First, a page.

Honduran migrants prepare to cross over the U.S.-Mexico border fence in Tijuana, Mexico. (Sandy Huffaker/Getty Images)

Henry Olsen is a senior fellow at the Ethics and Public Policy Center, editor at Unherd.com and author of “The Working Class Republican: Ronald Reagan and the Return of Blue-Collar Conservatism.”

President Trump has threatened to declare a national emergency to break the impasse over the funding and construction of his beloved border wall. This might be a good negotiating tactic, as Democrats could strike a bargain out of fear that the new conservative Supreme Court majority could ratify his decision. Actually doing it, however, would be a bad idea, both legally and politically.

The Korean War-era case of Youngstown Sheet & Tube Co. v. Sawyer seems to stand directly in Trump’s way. That case involved an executive order by President Harry S. Truman to seize and operate the nation’s steel mills in the face of a nationwide strike to ensure that steel could continue to be made during the Korean War. Six members of the Supreme Court held that the president’s action was unconstitutional, supported by neither legislative authorization nor implied Article II constitutional powers.

If Trump tried something similar, Democrats and immigration advocacy groups would immediately file a lawsuit, using this case as authority. Rep. Adam B. Schiff (D-Calif.) has already implied doing so, noting, "If Harry Truman couldn’t nationalize the steel industry during wartime, this president doesn’t have the power to declare an emergency and build a multibillion-dollar wall on the border.”

That suit alone would almost surely hold up the wall’s construction until the case wound its way to the Supreme Court, which would likely hear and decide it in the middle of the 2020 campaign. Trump should recall that this was what happened in the case challenging the constitutionality of Obamacare’s individual mandate, decided by the court in mid-2012. Chief Justice John G. Roberts Jr. sided with the court’s four liberals then, essentially rewriting the landmark law to uphold it. It’s easy to see Roberts doing that again, essentially forcing the issue back into the political realm for the voters to decide whether they want a wall or not.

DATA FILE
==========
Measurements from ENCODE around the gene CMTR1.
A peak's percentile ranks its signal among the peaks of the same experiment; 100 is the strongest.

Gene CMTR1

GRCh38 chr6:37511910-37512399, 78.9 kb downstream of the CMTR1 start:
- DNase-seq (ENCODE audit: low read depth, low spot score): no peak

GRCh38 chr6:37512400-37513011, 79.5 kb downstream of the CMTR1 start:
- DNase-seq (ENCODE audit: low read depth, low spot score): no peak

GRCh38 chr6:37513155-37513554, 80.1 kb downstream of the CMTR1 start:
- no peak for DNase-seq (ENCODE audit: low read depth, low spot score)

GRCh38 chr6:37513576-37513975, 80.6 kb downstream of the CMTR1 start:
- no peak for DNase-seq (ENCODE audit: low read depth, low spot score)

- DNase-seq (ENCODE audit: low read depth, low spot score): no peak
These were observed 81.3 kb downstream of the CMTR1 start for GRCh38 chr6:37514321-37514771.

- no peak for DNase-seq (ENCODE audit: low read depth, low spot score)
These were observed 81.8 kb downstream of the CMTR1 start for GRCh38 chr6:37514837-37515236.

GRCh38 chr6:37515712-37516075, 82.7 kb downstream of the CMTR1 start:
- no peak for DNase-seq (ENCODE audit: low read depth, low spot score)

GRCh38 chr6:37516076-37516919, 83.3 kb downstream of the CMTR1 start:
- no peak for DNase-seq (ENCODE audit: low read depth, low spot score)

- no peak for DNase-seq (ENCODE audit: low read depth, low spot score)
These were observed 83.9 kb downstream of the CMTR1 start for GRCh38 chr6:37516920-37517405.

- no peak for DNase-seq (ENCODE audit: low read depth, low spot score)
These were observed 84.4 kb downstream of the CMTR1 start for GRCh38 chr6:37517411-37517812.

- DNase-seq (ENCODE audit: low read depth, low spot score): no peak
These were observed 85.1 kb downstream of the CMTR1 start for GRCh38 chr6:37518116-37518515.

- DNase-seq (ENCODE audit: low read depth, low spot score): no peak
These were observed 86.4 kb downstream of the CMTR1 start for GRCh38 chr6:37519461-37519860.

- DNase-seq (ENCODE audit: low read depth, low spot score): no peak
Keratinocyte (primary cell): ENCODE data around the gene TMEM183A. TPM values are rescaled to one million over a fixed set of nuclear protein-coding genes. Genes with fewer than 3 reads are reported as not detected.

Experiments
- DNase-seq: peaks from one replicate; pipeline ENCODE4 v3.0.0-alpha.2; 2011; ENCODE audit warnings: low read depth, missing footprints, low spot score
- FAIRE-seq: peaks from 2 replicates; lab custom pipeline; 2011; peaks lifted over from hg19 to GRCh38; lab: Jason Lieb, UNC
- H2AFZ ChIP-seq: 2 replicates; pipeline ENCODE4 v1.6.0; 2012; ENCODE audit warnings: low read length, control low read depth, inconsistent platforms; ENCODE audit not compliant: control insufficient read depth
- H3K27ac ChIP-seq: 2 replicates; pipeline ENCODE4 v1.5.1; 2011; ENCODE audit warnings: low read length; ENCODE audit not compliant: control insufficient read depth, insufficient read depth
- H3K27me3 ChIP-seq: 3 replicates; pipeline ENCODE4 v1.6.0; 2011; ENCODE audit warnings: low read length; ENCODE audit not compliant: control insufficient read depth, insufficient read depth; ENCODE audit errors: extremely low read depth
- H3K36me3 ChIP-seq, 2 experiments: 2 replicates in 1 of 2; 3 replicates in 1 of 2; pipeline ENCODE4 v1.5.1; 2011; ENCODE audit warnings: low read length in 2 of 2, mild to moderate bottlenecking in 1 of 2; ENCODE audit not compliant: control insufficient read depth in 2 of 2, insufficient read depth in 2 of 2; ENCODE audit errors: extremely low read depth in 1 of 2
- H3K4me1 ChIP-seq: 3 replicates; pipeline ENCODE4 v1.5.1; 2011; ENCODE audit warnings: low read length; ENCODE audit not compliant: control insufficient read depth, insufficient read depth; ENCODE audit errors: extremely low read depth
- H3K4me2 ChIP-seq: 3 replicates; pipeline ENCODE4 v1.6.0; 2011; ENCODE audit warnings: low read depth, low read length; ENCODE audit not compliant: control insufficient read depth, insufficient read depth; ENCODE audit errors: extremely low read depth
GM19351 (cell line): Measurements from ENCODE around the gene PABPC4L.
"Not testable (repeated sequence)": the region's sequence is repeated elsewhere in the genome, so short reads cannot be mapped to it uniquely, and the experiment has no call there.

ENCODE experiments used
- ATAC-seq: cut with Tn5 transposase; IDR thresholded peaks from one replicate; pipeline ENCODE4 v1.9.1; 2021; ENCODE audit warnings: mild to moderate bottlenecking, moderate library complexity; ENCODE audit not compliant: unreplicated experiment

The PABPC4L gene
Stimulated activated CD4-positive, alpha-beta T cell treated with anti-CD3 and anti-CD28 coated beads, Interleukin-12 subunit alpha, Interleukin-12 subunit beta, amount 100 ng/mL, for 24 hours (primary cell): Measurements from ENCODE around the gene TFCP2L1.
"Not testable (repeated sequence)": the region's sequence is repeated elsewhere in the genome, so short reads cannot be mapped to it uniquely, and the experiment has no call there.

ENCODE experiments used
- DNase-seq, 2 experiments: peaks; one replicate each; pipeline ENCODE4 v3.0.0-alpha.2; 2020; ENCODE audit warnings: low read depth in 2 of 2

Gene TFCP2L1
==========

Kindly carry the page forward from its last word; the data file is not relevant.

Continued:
This outcome is made likelier by the fact that the court will have to decide whether an actual “emergency” exists that could justify Trump’s order in the face of the Youngstown precedent. Many laws give the president the authority to seize land or undertake other actions in the event of an emergency, but the current state of the border is not an emergency in the common meaning of that word. Something has to “emerge” — in other words, something has to change from a prior condition — for there to be an emergency. The state of our border with Mexico has been roughly the same for years, and Congress has continued to disagree with the president about the need for his wall. Trump’s use of executive power to unilaterally resolve a political dispute with Congress would be exactly the type of act that conservatives rightly decried during the Obama administration.

Politics also militates against this course of action. Trump’s critics, conservative and liberal alike, have long raised the specter that he is a potential dictator. His warm statements regarding authoritarian leaders such as Russia’s Vladimir Putin or China’s Xi Jinping have heightened those fears. Unilaterally declaring an emergency where none in fact exists would make the rule of law, not the political dispute over border security, the key issue of the election. It’s impossible to see how this works in Trump’s favor given that a majority of Americans already hate or dislike him. Indeed, Republicans in Congress could easily abandon Trump over this issue if they thought it necessary to save their own skins.

As I’ve remarked earlier, Trump will politically benefit from the shutdown no matter how it is resolved. It would be folly to throw that advantage away.

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